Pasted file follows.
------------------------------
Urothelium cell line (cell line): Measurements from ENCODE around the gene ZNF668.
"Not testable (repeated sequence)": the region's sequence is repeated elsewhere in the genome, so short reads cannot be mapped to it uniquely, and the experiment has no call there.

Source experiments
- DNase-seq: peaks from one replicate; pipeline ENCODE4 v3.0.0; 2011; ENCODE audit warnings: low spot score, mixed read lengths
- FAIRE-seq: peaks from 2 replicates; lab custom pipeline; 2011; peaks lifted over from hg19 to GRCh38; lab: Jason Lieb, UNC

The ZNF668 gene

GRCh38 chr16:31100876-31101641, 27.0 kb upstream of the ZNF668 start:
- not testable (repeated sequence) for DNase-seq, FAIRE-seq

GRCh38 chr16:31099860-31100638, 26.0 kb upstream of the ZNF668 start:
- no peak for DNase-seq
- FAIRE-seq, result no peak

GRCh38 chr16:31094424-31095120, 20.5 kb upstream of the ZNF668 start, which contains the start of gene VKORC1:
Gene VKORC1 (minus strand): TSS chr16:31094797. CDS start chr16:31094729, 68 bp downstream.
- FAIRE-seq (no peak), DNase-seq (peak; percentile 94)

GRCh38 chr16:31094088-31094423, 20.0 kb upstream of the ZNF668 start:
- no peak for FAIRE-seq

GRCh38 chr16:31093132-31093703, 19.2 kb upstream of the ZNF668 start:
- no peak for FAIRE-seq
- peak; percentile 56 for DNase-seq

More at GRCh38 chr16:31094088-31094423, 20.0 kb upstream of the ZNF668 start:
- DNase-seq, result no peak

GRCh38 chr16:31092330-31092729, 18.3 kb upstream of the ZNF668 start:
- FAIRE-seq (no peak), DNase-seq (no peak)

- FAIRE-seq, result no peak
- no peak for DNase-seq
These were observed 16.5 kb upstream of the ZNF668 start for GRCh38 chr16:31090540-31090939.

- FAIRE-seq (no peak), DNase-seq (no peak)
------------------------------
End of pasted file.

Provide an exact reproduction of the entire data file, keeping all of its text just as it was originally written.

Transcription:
Urothelium cell line (cell line): Measurements from ENCODE around the gene ZNF668.
"Not testable (repeated sequence)": the region's sequence is repeated elsewhere in the genome, so short reads cannot be mapped to it uniquely, and the experiment has no call there.

Source experiments
- DNase-seq: peaks from one replicate; pipeline ENCODE4 v3.0.0; 2011; ENCODE audit warnings: low spot score, mixed read lengths
- FAIRE-seq: peaks from 2 replicates; lab custom pipeline; 2011; peaks lifted over from hg19 to GRCh38; lab: Jason Lieb, UNC

The ZNF668 gene

GRCh38 chr16:31100876-31101641, 27.0 kb upstream of the ZNF668 start:
- not testable (repeated sequence) for DNase-seq, FAIRE-seq

GRCh38 chr16:31099860-31100638, 26.0 kb upstream of the ZNF668 start:
- no peak for DNase-seq
- FAIRE-seq, result no peak

GRCh38 chr16:31094424-31095120, 20.5 kb upstream of the ZNF668 start, which contains the start of gene VKORC1:
Gene VKORC1 (minus strand): TSS chr16:31094797. CDS start chr16:31094729, 68 bp downstream.
- FAIRE-seq (no peak), DNase-seq (peak; percentile 94)

GRCh38 chr16:31094088-31094423, 20.0 kb upstream of the ZNF668 start:
- no peak for FAIRE-seq

GRCh38 chr16:31093132-31093703, 19.2 kb upstream of the ZNF668 start:
- no peak for FAIRE-seq
- peak; percentile 56 for DNase-seq

More at GRCh38 chr16:31094088-31094423, 20.0 kb upstream of the ZNF668 start:
- DNase-seq, result no peak

GRCh38 chr16:31092330-31092729, 18.3 kb upstream of the ZNF668 start:
- FAIRE-seq (no peak), DNase-seq (no peak)

- FAIRE-seq, result no peak
- no peak for DNase-seq
These were observed 16.5 kb upstream of the ZNF668 start for GRCh38 chr16:31090540-31090939.

- FAIRE-seq (no peak), DNase-seq (no peak)